Early Leadership of the South Carolina Baptist Convention - Prologue

Jane Poster, SCBC Historical Services
(This is the first in a series of six articles about the early leaders of the South Carolina Baptist Convention known as General Agents.)


Biblical stories tell how God has worked in human lives and used those lives to share God’s plan of salvation for the world. From Old Testament to New, these stories inspire and challenge us to be faithful in the task. The history of South Carolina Baptist Convention is also a series of stories. God worked through men and women in South Carolina Baptist churches who told the Gospel story not only to South Carolina but also to the world.

When South Carolina Baptist Convention was created in 1821, it was the first state Baptist Convention. South Carolina Baptists were used to working through associations to meet local needs but this was a new creation and it took many years to shape the larger vision of South Carolinians working together to meet needs in South Carolina and beyond.

South Carolina Baptist Convention in its 1866 meeting took a bold step and created an Executive Board which combined work of several boards. To coordinate this work and to challenge the churches and associations to the value of state missions, the Convention employed a General Agent. Under the old structure several agents worked to promote work of specific boards but the General Agent would seek to unify the work and its promotion. The goal was to cultivate new work in areas not being reached. The early years of the General Agents were difficult and made even more so by the tremendous devastation in South Carolina following the Civil War.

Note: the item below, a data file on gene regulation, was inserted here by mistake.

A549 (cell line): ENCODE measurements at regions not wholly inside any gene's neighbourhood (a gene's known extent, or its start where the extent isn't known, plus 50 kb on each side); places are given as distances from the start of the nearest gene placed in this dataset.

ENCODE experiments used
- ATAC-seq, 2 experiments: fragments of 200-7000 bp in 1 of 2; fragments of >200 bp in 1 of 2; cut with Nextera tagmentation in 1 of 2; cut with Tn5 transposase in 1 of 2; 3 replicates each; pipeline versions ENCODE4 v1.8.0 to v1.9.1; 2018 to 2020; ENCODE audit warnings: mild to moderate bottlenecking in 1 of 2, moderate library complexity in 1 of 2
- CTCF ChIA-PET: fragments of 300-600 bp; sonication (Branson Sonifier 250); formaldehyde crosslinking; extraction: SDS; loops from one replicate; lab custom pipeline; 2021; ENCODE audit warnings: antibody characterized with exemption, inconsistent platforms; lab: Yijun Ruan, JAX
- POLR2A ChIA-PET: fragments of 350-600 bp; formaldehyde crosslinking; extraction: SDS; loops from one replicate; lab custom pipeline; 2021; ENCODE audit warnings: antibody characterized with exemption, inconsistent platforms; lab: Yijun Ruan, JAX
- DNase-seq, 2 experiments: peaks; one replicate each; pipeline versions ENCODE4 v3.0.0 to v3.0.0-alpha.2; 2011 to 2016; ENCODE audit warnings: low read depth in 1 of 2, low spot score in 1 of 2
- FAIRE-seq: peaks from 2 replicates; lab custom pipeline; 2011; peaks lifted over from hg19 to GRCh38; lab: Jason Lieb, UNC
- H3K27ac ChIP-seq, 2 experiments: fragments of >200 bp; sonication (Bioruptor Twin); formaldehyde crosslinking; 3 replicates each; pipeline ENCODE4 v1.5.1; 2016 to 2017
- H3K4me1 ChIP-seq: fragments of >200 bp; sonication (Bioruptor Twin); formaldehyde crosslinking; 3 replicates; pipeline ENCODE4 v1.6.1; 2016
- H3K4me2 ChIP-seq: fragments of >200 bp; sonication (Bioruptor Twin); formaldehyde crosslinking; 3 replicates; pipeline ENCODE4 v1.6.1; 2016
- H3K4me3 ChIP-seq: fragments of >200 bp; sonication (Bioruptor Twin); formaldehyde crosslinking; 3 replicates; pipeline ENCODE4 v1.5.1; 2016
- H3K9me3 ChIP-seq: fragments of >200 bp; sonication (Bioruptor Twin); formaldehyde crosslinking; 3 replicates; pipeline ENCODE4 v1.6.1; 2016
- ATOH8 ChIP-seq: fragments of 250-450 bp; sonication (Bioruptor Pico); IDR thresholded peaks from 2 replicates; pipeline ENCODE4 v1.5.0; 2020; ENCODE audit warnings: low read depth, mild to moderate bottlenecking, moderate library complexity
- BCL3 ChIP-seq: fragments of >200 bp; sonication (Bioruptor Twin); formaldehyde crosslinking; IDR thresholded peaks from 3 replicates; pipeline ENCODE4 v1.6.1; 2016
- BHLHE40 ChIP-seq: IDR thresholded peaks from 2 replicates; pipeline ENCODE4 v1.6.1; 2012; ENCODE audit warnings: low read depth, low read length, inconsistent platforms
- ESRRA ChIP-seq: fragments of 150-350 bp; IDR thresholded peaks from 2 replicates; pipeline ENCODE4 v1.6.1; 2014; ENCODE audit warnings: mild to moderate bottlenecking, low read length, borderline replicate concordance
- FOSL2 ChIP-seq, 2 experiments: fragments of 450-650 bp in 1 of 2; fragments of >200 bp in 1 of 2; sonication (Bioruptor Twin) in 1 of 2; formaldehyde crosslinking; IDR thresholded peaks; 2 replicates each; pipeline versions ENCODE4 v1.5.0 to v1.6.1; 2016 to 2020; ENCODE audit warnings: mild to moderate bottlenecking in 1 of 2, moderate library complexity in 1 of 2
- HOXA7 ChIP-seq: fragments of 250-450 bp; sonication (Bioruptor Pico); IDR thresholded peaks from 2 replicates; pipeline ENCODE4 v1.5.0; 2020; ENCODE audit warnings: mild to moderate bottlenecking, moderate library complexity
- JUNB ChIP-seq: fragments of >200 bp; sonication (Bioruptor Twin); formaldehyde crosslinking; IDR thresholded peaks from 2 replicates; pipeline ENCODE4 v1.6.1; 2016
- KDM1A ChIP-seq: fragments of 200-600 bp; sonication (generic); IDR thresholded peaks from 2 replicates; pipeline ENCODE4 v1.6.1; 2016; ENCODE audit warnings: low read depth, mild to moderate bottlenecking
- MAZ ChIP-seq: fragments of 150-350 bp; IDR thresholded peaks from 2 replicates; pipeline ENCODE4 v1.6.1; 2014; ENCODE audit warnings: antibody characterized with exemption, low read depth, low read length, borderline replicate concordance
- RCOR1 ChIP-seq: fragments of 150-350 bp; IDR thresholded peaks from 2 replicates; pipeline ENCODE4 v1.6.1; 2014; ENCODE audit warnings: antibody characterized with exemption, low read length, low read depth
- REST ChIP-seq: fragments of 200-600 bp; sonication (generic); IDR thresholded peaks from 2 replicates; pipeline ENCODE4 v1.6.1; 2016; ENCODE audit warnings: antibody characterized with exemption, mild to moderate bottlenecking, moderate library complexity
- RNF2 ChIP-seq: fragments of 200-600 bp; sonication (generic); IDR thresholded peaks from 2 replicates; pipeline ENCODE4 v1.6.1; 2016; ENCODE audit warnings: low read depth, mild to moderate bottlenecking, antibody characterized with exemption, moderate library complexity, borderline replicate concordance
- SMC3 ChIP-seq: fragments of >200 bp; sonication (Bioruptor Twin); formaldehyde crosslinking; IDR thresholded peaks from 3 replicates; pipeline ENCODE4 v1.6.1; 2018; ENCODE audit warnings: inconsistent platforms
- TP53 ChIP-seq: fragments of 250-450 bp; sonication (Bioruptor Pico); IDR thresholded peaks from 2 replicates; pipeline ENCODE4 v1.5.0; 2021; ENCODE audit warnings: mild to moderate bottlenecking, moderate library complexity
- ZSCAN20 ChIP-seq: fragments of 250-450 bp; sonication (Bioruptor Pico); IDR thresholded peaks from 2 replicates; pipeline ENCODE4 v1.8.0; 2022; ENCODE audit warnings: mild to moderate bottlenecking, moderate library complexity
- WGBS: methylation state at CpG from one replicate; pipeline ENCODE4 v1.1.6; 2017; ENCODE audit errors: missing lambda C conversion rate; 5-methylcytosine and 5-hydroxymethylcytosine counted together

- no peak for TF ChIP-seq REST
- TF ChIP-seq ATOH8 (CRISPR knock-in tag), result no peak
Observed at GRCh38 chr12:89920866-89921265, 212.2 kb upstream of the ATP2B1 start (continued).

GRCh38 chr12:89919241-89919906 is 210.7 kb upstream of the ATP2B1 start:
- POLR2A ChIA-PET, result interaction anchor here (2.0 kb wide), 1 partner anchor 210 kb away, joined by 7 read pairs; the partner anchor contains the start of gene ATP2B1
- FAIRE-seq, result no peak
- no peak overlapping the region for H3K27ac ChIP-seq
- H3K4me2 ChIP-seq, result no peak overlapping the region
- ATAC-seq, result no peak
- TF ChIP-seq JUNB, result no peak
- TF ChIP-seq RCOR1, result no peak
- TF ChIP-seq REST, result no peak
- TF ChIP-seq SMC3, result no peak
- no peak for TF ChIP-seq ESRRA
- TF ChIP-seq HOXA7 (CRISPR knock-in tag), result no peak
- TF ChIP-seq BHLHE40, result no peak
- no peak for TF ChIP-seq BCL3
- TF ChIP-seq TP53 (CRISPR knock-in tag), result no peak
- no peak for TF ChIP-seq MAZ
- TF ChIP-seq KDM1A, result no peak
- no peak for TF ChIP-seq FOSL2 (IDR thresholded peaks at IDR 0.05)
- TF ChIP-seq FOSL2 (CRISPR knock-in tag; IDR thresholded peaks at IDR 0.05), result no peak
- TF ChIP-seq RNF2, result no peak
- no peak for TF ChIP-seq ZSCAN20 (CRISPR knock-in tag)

This excerpt from the 1872 South Carolina Baptist Convention Annual Meeting Minutes was typical.

. . . The destitution of some sections of our country is truly deplorable. The ravages of war have left portions of our beloved State in a prostrate condition. Especially is this the case upon the sea coast. . . . the whole range of coast country, from Georgetown to the Savannah River, present a picture of destitution truly deplorable—churches burned or deserted, a population demoralized or broken-spirited, and everywhere poverty under circumstances the most trying and discouraging. (p. 18)

South Carolina was still an agricultural state in the late 1860s and work of the first four General Agents can be compared to a farmer plowing, planting, cultivating and harvesting. The General Agent was the farmer but the field was God’s and people were His as well. So was the harvest which brought souls into the Kingdom of God. The following stories are about God’s Kingdom and four men God used to further His Kingdom during a difficult time. They were men of courage and vision. Hear their stories.